Campers cluster in the hookup sites at Coyote Creek State Park amid the beauty of the Sangre de Cristo Mountains.

Campers cluster in the hookup sites at Coyote Creek State Park amid the beauty of the Sangre de Cristo Mountains. 

4) Heron Lake State Park- This is a very large park with 250 developed campsites, 54 of which have electricity. The electric sites are located in the Willow Creek and Blanco campgrounds. Primitive camping is allowed along the lake shore. The lake is formed by a dam on the Chama River. Boating is very popular at the lake. There is a beautiful hiking trail from the Visitor Center to the dam, five miles to the south. Another great hiking trail is the Rio Chama Trail from the dam five miles to the south to El Vado State Park. The scenery here is tranquil- it's not the high peaks and valleys of the Sangre de Cristo mountains, but a beautiful lake set among bluffs and a pinon/juniper forest. The park is located off US84 ten miles south of Chama, and then another ten miles into the park on NM 95. You could use this park as a base for catching a ride on the Cumbres & Toltec Scenic Railroad out of Chama, but be advised that is nearly a 40 minute drive from the park to Chama. Train riders might find a more preferable option at the commercial RV parks located in Chama.  See the video below for some great views of Heron Lake.

https://www.youtube.com/watch?list=PLBulHKwa2OWcOIGKkdVNU8-BkC1_Lk7BY&v=NgN7Nl_GjpI&feature=emb_logo

5) Sugarite Canyon State Park- This unique park is 11 miles northeast of Raton on NM526. Originally this was the site of the Chicorica coal camp, founded in this canyon in 1909. The name Sugarite (pronounced sugar-eet) is the Anglo interpretation of how to pronounce the Spanish word. The coal camp closed in 1939, and now only ruins and foundations remain. The state park was established here in 1988. It has 40 campsites with ten hookups. Lake Maloya in the park is popular for fishing and boating. The lake dams Chicorica Creek, which then flows south through the park to Lake Alice, where there is a group campground. Hiking is very popular in this scenic park with 13 miles of trails, including interpretive trails through the remains of the coal camp. The park is particularly beautiful in the Fall, when the abundant scrub oak turns a crimson red. Camping here provides access to several scenic drives- into historic Raton with its Atchison, Topeka and Santa Fe railroad station; north on I-25 to Raton Pass; or east 40 miles to Capulin Volcano National Monument. Capulin Volcano is a spectacular dormant volcanic cone with a twisting roadway around the cone all the way to the top. Unfortunately, this National Monument does not have a campground, so Sugarite State Park is a good base for a visit here. See the video below for beautiful views of Sugarite.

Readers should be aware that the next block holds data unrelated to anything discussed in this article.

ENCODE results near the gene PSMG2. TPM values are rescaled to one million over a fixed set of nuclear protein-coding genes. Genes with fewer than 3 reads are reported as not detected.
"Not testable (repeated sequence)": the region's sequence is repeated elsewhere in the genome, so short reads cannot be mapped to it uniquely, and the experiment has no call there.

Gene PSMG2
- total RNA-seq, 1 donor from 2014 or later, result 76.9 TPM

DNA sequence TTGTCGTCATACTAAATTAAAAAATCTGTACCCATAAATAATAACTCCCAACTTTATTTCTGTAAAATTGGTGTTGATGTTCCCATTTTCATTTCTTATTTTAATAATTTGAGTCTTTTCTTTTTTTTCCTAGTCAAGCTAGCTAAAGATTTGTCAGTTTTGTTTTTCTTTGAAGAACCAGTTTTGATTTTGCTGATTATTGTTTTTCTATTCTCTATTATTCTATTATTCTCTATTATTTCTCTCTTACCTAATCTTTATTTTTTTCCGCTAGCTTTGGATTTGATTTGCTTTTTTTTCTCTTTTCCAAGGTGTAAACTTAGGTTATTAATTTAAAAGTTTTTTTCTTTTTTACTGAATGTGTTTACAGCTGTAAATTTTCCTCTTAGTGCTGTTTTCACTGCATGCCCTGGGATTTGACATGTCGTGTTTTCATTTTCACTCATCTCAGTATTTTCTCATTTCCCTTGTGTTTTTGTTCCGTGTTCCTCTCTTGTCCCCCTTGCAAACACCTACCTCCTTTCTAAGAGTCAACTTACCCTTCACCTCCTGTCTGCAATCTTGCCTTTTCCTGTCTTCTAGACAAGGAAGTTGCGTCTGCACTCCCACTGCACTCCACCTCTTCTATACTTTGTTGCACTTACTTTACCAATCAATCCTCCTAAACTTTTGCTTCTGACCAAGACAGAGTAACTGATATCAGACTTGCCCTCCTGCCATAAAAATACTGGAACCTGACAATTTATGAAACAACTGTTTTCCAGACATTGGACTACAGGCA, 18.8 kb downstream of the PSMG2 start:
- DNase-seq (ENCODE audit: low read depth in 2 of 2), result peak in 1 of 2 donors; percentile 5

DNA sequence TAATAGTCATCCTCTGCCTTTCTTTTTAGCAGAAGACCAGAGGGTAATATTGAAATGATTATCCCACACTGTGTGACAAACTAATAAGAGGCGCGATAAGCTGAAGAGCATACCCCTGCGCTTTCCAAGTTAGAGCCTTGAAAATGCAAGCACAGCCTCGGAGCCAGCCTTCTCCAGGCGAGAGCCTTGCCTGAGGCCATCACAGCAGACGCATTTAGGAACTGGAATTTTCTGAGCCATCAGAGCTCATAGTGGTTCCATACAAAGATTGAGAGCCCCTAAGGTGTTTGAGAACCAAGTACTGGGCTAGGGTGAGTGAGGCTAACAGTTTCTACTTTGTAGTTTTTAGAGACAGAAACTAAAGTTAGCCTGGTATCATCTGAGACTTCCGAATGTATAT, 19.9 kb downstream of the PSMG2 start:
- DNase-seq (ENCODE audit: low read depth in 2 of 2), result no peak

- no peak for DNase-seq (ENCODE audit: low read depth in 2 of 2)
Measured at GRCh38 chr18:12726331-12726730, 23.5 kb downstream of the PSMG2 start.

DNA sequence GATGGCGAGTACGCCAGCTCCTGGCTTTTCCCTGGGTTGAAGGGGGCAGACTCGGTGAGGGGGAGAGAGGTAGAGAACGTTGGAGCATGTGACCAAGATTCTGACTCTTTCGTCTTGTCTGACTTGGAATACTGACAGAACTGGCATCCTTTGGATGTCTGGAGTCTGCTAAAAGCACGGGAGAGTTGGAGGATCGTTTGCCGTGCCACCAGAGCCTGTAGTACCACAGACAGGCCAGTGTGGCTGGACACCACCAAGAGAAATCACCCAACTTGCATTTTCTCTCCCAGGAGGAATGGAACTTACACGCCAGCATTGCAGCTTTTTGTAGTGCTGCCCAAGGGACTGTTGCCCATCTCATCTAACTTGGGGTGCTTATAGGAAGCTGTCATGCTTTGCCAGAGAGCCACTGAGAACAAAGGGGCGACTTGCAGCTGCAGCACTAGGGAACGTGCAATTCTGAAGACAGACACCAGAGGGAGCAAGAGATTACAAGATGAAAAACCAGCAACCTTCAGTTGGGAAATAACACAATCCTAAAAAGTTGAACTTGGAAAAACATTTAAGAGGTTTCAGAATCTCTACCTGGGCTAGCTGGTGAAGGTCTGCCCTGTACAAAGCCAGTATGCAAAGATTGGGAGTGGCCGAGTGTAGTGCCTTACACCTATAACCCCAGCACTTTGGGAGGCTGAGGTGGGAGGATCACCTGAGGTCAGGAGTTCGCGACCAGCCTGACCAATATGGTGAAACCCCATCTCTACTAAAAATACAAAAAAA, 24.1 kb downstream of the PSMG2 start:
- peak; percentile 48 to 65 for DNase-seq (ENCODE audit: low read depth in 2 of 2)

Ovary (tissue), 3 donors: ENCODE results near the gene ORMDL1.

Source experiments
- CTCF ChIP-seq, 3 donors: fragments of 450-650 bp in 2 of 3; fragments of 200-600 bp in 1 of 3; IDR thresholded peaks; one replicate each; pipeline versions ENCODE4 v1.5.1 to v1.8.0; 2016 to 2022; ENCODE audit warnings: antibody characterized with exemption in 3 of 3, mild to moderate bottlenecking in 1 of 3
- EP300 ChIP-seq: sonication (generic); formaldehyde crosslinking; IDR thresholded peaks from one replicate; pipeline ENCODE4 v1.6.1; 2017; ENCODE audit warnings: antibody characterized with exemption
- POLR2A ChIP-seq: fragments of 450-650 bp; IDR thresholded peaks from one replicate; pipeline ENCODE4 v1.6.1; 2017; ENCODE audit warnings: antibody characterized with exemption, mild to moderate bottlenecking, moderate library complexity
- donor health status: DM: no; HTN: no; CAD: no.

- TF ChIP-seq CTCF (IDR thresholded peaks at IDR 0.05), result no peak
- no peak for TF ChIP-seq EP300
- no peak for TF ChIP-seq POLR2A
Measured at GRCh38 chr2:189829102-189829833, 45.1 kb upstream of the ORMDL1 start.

https://www.youtube.com/watch?v=PHJbUO3YOVQ&feature=emb_logo

- Southern New Mexico

1) Elephant Butte Lake State Park- This is New Mexico's largest state park, and the attractions here are endless- boating, fishing, hiking, camping, bird watching, and just plain relaxing on sandy beaches. The park is just north of Truth or Consequences- take exit 83 from I-25, and then head east to the park on NM195. This is high desert country and the summer season can be very hot. It can also be very crowded with all the boating traffic. We have found that the best time to visit is late winter (February - April) and Fall (October - November). The park has 173 developed campsites with 144 hookup sites. Primitive camping is allowed along the lakeshore. The developed campgrounds are not along the lakeshore, but they are within 1/2 to one mile walking distance. For the adventurous, the West Lakeshore Trail is a ten-mile hike above the west shore of the lake. For the rest of us there is a very nice sandy 1.5 mile loop trail through the cactus and yucca at the Desert Cove Campground. Be sure to drive around the southern end of the park below the dam. There is a campground there (no hookups) along the Rio Grande as it escapes from the dam. Then continue on driving to the spectacular dam overlook and the Winding Roads picnic area. Along the lakeshore there are quaint adobe cabins built by the Civilian Conservation Corps in the 1930s.